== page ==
Back to Korea
“If you see 10 troubles coming down the road, you can be sure that nine will run into the ditch before they reach you,” said Calvin Coolidge, who ever counseled patience over the rash response.
Unfortunately, the troubles presented by North Korea's Kim Jong-Un seem unlikely to run into a ditch before they reach us.
For Kim has crawled out on a limb. He has threatened to attack U.S. forces in Korea and bases in Asia, even U.S. cities. He has declared the truce that ended the Korean War dead and that “a state of war” exists with the South. All ties to the South have been cut.
The United States has sent B-52s and stealth fighters to Korea and anti-missile warships to the Sea of Japan. And both South Korea and the U.S. have warned that, should the North attack, swift retribution will follow.
Kim is in a box. If he launches an attack, he risks escalation into war. But if his bluster about battling the U.S. turns out to be all bluff, he risks becoming an object of ridicule in Asia and at home.
Why is he playing with fire? Because his father and grandfather did — and got away with murder. The danger is that Kim believes he, too, can get away with murder and he, too, will be appeased with aid and investments.
Yet neither President Obama nor South Korean President Park Geun-hye can be seen as tolerating another North Korean outrage.
To avoid a collision, a diplomatic path will have to be opened for Kim to back away from the confrontation he has provoked. But, in the longer term, America has to ask herself:
What are we doing, 20 years after the end of the Cold War, with 28,000 troops in Korea and thousands on the DMZ facing the North? What are we doing there that South Korean soldiers could not do for themselves?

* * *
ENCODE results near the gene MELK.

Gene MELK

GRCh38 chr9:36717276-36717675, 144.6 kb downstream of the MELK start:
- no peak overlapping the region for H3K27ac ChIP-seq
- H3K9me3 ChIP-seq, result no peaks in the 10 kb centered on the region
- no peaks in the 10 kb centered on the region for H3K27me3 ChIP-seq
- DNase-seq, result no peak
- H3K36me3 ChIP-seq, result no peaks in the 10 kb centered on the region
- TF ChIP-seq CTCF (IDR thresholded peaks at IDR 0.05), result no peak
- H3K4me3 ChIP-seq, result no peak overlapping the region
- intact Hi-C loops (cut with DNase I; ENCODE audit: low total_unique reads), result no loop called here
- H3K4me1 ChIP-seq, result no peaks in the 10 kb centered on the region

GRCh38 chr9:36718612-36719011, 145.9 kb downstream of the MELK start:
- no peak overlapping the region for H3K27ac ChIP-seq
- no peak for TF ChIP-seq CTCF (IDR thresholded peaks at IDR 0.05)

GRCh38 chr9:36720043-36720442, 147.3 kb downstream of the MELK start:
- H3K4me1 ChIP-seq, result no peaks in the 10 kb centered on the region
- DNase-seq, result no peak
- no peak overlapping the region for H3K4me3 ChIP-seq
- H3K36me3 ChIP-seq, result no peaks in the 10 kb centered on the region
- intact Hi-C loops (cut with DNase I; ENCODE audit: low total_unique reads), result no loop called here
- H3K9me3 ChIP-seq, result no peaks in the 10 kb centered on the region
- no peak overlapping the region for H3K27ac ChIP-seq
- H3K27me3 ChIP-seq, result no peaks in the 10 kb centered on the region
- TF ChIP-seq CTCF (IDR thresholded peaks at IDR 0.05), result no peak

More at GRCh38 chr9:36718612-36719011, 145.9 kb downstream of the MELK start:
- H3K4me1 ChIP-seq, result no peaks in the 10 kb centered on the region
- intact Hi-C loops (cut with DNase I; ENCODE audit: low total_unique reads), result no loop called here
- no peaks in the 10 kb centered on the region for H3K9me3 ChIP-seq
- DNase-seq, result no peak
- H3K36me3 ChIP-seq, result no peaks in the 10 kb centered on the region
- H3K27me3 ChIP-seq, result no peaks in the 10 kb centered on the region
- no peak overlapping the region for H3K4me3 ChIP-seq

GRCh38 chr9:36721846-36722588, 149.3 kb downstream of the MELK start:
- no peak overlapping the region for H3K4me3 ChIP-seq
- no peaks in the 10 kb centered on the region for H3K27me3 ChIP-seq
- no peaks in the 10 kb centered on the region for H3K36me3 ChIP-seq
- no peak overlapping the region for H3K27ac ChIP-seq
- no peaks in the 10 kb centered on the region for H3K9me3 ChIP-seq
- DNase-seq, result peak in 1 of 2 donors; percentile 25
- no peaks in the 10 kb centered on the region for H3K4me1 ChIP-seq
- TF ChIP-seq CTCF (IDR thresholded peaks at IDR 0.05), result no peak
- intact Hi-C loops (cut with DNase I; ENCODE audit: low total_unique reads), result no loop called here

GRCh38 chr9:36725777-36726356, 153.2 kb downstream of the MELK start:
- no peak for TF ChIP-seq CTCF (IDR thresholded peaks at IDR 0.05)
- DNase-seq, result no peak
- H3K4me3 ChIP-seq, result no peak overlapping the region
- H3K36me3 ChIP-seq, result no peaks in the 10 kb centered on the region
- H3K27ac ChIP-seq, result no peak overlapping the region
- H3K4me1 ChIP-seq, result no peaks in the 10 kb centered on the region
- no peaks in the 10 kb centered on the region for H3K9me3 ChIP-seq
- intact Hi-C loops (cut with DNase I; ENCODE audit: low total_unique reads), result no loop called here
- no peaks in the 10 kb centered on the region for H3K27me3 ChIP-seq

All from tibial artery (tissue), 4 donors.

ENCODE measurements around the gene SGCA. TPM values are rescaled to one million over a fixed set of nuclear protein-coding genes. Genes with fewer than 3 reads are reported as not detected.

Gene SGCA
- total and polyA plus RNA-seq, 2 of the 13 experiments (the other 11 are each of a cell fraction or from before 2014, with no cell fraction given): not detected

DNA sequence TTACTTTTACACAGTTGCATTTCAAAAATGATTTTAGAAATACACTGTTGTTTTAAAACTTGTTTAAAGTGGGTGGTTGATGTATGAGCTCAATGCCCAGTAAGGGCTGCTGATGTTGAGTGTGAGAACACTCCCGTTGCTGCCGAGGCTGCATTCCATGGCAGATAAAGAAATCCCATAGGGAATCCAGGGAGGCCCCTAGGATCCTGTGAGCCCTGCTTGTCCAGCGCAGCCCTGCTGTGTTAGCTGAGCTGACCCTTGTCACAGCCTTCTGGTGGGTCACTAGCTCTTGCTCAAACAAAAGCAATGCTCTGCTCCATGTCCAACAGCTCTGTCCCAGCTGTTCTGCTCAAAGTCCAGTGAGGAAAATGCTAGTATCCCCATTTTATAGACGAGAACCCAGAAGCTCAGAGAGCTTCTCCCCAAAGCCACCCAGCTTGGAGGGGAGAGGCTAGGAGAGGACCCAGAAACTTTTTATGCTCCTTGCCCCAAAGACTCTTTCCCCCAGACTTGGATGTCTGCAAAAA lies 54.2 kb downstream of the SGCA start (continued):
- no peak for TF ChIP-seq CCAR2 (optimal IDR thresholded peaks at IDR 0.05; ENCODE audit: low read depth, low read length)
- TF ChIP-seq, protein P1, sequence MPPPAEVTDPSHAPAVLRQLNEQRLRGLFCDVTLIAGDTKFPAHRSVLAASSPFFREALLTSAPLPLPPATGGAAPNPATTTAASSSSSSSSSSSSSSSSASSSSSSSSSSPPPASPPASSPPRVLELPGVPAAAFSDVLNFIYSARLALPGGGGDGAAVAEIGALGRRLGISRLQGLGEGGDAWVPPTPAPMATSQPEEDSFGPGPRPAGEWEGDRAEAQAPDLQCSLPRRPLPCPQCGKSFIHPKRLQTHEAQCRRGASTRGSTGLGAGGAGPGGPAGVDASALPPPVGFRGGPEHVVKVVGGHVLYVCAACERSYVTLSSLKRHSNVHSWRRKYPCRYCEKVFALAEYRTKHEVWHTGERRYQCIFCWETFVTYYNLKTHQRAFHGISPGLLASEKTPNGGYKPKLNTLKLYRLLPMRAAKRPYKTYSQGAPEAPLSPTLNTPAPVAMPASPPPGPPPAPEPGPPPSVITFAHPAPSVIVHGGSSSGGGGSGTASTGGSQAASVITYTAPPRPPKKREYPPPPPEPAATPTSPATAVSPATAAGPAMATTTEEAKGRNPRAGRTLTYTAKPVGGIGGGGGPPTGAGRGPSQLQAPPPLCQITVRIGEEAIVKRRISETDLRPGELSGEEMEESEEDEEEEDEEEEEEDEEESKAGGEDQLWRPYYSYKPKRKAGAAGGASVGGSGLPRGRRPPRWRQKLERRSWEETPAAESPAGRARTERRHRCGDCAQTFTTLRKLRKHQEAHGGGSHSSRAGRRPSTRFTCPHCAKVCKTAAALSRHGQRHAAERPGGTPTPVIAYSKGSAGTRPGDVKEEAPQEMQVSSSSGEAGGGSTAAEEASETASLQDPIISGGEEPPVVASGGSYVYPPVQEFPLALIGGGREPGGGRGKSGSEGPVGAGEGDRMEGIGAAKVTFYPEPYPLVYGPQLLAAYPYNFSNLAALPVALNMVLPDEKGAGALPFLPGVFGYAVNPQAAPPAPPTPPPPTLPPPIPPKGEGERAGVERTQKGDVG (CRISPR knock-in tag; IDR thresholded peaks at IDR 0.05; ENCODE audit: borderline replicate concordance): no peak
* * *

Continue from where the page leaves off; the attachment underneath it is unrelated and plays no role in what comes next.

South Korea is not inherently weaker than the North. It has twice the population, and its economy is 40 times as large. And the South has access to U.S. weapons superior to anything the North can acquire.
The long-run danger that has to be addressed is this: Kim is about 30, and his life expectancy, absent a coup, is 40 or 50 years. Yet, within a few years, if he persists as he promises to do, he could have dozens of nuclear-armed missiles pointed at South Korea and Japan.
If Pyongyang builds up it nuclear arsenal, it is difficult to see how Seoul and Tokyo will not be required to match it, as Pakistan felt compelled to match India's.
And a nuclear-armed South Korea or Japan would hardly be welcomed in Beijing.
What would China do? Some Chinese are urging Beijing to dump North Korea as an unreliable and uncontrollable ally that could drag it into war. Hard-liners are said to be urging China to stand by her longtime ally.
Whatever comes of this crisis, U.S. policy, seemingly frozen in the 1950s, is in need of review. We cannot indefinitely be responsible for the defense of South Korea from an erratic dictator hellbent on acquiring nuclear missiles.
In the near-term, even a conventional war on that most heavily armed border on Earth, between South and North Korea, would be a calamity. To avert it, if necessary, Obama should pick up the phone, call North Korea and talk directly to Kim.
In a far graver crisis, perpetrated by Nikita Khrushchev in 1962, John F. Kennedy did not hesitate to communicate with the culprit.
Pat Buchanan is the author of “Suicide of a Superpower: Will America Survive to 2025?”
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